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Duke University

Superfund Research Program

Neurobehavioral Toxicity Core

Project Leader: Edward D. Levin
Grant Number: P42ES010356
Funding Period: 2011-2022
View this project in the NIH Research Portfolio Online Reporting Tools (RePORT)

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Project Summary (2017-2022)

The Neurobehavioral Toxicity Core (NBTC) provides tests of neurobehavioral function for the animal model studies in the projects of the Duke Superfund Research Program (SRP) Center. The spectrum of neurobehavioral assessment includes sensitive and validated tests of sensorimotor performance, emotional response, and cognition using zebrafish, killifish, rats, and C. elegans. Assessment of spontaneous movement and motor responsiveness to sensory input at younger and older ages is complemented by more complex tests of persisting neurobehavioral effects conducted in adolescence and adulthood including assessment of learning and memory, fear and anxiety, and social behavior. The tests are largely automated using computer driven operant and maze tasks in rats and computerized video tracking systems in the zebrafish, killifish and C. elegans.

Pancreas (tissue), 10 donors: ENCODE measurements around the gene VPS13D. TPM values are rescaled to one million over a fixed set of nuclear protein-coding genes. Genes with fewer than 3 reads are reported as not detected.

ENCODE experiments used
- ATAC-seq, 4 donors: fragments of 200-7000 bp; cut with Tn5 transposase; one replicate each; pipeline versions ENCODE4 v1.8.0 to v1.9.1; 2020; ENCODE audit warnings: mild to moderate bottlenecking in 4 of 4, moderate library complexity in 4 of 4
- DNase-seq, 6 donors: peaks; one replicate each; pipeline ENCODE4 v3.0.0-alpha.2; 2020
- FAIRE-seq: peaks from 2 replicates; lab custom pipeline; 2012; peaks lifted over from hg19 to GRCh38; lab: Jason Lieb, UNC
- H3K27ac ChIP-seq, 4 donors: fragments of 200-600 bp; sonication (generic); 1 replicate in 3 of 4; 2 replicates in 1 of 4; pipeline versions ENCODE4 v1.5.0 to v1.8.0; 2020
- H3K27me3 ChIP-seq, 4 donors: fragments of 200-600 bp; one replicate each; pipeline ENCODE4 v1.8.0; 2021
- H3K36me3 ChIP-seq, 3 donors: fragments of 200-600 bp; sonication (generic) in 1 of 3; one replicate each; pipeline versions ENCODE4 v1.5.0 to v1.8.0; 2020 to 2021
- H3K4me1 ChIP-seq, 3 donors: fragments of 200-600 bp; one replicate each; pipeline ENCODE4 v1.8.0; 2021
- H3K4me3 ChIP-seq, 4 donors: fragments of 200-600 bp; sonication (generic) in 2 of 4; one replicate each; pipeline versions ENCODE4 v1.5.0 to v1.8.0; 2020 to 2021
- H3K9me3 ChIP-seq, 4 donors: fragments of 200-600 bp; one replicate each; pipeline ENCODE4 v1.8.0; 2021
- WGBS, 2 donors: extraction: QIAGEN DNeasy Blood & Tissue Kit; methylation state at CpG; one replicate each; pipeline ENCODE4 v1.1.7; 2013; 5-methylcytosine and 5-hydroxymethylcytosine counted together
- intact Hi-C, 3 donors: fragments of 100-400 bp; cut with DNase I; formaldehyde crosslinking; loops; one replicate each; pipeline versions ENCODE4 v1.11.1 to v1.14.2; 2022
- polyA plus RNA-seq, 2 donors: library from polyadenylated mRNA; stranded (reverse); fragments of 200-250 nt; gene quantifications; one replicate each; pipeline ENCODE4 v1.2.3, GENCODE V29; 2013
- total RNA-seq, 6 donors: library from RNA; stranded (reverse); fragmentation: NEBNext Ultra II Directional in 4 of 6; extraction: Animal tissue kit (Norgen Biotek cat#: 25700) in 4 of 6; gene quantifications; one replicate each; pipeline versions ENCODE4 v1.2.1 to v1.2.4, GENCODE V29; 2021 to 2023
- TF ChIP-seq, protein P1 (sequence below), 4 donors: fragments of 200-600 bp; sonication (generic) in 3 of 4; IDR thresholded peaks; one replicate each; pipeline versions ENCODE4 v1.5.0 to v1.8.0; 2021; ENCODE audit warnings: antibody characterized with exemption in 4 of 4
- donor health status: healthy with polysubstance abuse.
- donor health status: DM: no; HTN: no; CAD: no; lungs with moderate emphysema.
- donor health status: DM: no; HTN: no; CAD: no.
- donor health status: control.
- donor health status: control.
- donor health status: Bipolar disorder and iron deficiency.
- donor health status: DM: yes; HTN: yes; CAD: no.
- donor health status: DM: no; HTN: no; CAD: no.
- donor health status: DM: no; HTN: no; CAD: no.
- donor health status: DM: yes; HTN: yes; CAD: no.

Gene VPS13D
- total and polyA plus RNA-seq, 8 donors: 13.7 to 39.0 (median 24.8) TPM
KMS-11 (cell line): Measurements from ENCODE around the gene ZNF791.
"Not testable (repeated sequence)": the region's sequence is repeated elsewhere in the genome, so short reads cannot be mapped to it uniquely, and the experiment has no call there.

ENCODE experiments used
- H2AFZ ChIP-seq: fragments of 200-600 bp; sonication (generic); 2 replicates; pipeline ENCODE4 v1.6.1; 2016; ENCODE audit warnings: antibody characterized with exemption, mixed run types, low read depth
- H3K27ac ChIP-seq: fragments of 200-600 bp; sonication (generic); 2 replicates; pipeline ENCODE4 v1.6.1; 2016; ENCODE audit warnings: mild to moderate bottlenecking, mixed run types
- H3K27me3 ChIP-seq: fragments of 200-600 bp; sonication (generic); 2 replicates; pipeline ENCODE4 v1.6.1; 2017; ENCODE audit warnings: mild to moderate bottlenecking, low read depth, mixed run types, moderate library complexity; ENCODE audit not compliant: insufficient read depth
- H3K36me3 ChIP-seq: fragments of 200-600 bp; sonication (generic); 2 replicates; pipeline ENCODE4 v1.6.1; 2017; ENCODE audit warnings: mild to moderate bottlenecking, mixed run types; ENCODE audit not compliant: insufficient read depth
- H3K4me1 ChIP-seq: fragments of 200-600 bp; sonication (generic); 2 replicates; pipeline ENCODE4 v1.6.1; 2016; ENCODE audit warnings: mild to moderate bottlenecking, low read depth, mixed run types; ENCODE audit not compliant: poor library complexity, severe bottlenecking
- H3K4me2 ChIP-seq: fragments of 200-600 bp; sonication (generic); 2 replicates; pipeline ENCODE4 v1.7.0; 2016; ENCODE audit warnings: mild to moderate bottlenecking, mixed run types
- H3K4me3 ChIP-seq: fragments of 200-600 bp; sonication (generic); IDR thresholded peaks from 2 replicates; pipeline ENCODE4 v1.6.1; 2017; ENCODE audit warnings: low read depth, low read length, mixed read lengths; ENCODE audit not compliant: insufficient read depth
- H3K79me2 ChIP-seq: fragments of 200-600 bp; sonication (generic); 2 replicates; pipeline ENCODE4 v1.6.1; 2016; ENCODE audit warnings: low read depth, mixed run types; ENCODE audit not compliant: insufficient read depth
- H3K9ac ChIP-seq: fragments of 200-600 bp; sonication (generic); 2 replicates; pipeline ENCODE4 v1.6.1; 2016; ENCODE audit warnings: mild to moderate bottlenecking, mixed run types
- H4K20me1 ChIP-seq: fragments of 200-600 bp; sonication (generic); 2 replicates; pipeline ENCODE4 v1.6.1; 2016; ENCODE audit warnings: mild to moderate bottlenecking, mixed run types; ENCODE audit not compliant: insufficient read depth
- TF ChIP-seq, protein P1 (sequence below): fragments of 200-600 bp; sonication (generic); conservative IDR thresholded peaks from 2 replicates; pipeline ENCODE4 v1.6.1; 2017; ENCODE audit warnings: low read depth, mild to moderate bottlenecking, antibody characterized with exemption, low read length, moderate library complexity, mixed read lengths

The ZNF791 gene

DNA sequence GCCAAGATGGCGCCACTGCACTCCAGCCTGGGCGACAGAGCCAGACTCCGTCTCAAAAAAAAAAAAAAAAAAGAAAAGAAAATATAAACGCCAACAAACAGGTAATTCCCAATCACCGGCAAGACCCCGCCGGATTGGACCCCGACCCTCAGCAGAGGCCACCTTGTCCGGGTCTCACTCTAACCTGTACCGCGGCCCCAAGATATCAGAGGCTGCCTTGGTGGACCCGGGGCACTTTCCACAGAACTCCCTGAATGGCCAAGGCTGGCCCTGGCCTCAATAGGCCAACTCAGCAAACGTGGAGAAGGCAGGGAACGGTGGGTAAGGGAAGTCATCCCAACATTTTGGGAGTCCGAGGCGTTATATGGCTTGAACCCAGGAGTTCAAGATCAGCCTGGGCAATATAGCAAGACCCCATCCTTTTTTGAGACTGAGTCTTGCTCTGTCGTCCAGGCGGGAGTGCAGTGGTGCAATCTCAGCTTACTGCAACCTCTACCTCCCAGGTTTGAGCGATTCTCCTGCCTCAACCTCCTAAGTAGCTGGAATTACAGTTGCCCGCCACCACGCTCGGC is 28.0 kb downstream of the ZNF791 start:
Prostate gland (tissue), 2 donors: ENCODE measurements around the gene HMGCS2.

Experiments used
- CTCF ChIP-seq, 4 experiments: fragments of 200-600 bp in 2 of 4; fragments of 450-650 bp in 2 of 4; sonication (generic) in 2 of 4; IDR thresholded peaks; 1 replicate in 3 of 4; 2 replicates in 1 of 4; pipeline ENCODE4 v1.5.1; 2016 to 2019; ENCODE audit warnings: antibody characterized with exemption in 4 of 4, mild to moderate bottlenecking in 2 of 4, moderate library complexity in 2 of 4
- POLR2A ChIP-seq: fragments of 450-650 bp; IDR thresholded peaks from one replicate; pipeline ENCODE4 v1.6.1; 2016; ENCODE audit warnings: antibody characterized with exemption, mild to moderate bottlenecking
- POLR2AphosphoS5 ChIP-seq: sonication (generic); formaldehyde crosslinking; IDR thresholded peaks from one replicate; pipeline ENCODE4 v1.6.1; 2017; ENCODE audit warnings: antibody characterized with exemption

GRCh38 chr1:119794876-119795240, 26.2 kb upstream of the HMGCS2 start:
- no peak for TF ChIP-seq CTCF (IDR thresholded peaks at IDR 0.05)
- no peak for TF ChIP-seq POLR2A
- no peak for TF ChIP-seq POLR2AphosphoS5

The NBTC is behaviorally assessing the animals exposed in the individual research projects and providing those projects with the statistical analyses of the outcome documenting short and long-term neurobehavioral impairments. The NBTC behavioral test batteries are tailored to provide sensitive and reliable assessments to the neurotoxicity of early-life exposure effects on later-life function. The NBTC continues to innovate to develop a broader spectrum of behavioral assessment tests as well as provide quicker through-put without sacrificing data quality. Functional behavioral effects can provide among the most sensitive indicators of developmental toxicity in animal models for risk assessment. Behavioral dysfunction is also among the most prevalent indicators of developmental toxicity in humans. The cognitive and emotional function tests can provide outcome measures very relevant to humans. The NBTC provides other Duke SRP Center projects with critical behavioral information about the functional meaning of the developmental toxicity they are investigating.

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